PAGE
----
APART FROM a return to form for a variety of players, Holgorsen said to expect no other differences following WVU's second open week of the season.
"Well, since we decided not to switch back to a 3-3 stack or switch to a 4-2-5 and we decided not to run the option or go 100 percent empty (backfield) since we had a little bit of success with it against Baylor, we probably didn't change a whole lot," Holgorsen said. "We hope they're refreshed and their body language is good and their mentality is good and we hope their confidence is back up and the guys are excited about playing."
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THE MOUNTAINEERS had Monday off, which is part of their routine, and they were spared from practicing in the wind and cold rain. Snow fell throughout Tuesday on campus, though it had slowed, the Mountaineers practiced at the indoor facility.
"Preparation for Rutgers," Holgorsen said, jokingly referencing last year's 41-31 win in snow and wind at Rutgers. "It was like this this time last year and we managed to go outside in a very tough environment at Rutgers with all kinds of weather, be it rain, sleet, snow or wind, and it was just chaos against a tough opponent, but we went outside and did OK."
Holgorsen said the Mountaineers wouldn't hide from the elements and that they'd be outside to get used to the weather. Rain is expected the rest of the week, though it may clear out in time for Saturday's game.
"We'll do some work inside," he said. "It's the same situation for the Pittsburgh Steelers, the New England Patriots, the New York Jets, the New York Giants, the Philadelphia Eagles - you get my point. You have to deal with the weather. We're not going to panic about it."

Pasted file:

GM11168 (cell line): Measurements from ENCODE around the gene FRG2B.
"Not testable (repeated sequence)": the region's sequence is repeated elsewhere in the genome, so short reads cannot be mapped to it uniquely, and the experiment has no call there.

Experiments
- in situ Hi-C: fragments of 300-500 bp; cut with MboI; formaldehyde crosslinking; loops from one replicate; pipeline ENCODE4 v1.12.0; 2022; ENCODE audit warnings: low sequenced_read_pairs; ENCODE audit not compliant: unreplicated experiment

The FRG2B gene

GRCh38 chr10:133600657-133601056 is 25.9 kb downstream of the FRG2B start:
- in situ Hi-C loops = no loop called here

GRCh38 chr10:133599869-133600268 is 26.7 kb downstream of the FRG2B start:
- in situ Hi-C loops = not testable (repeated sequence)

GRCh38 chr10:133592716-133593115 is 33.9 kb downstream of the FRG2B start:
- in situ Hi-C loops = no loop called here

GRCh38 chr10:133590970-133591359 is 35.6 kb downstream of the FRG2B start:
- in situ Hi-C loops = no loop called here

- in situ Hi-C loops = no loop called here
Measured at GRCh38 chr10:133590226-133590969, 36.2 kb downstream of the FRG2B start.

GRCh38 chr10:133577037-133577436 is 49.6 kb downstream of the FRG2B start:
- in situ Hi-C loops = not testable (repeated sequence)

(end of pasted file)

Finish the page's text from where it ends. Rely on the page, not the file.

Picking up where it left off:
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PART OF THE open week for assistant coaches was spent recruiting. Holgorsen sent out four last Monday and everyone over the weekend. It seemed like useful timing because the Mountaineers, on a losing streak, could make use of evaluation days within the quiet period.
Holgorsen said it was more beneficial for the coaches than prospective players.
"We're in the same areas we've been before, but the more you evaluate, the more you get in and see kids you hadn't seen yet for the first time," he said.
The Mountaineers have a handful of players from the Big 12 region, but they've been scooped up late in recruiting or welcomed as walk-ons. This is the first time Holgorsen has sent his coaches through a full season in the southwest with the Big 12 as WVU's home conference. The recruiting is perhaps more about future recruiting classes than the next one.
"Just because you see West Virginia guys doesn't mean all of a sudden you want to go to West Virginia." Holgorsen said. "These kids have many options in many parts of the country. This allowed us to put eyes on them and allowed us to evaluate them.
"It puts us in position to recruit them, which means we've got to spend many hours recruiting these guys the next two months. How it ends up will play out like any other recruiting battle."